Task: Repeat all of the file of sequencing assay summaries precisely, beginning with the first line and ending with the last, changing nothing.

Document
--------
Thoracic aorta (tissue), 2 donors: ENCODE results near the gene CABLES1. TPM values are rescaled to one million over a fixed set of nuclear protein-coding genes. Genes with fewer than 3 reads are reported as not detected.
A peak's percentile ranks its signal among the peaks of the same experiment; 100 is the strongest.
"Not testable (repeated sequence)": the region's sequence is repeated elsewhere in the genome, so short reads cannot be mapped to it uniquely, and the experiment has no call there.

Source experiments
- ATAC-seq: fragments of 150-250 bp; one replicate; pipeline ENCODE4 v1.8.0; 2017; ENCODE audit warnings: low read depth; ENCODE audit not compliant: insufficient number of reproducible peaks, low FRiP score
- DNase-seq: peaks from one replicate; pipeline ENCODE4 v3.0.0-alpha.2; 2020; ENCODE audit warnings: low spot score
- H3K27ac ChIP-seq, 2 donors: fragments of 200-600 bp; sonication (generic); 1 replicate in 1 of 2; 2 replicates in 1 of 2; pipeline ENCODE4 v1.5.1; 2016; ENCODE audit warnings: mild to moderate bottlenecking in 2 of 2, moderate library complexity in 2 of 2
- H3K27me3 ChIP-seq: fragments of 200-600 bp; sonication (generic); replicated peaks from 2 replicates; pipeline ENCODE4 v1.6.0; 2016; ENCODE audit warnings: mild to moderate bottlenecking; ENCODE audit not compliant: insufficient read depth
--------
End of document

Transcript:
Thoracic aorta (tissue), 2 donors: ENCODE results near the gene CABLES1. TPM values are rescaled to one million over a fixed set of nuclear protein-coding genes. Genes with fewer than 3 reads are reported as not detected.
A peak's percentile ranks its signal among the peaks of the same experiment; 100 is the strongest.
"Not testable (repeated sequence)": the region's sequence is repeated elsewhere in the genome, so short reads cannot be mapped to it uniquely, and the experiment has no call there.

Source experiments
- ATAC-seq: fragments of 150-250 bp; one replicate; pipeline ENCODE4 v1.8.0; 2017; ENCODE audit warnings: low read depth; ENCODE audit not compliant: insufficient number of reproducible peaks, low FRiP score
- DNase-seq: peaks from one replicate; pipeline ENCODE4 v3.0.0-alpha.2; 2020; ENCODE audit warnings: low spot score
- H3K27ac ChIP-seq, 2 donors: fragments of 200-600 bp; sonication (generic); 1 replicate in 1 of 2; 2 replicates in 1 of 2; pipeline ENCODE4 v1.5.1; 2016; ENCODE audit warnings: mild to moderate bottlenecking in 2 of 2, moderate library complexity in 2 of 2
- H3K27me3 ChIP-seq: fragments of 200-600 bp; sonication (generic); replicated peaks from 2 replicates; pipeline ENCODE4 v1.6.0; 2016; ENCODE audit warnings: mild to moderate bottlenecking; ENCODE audit not compliant: insufficient read depth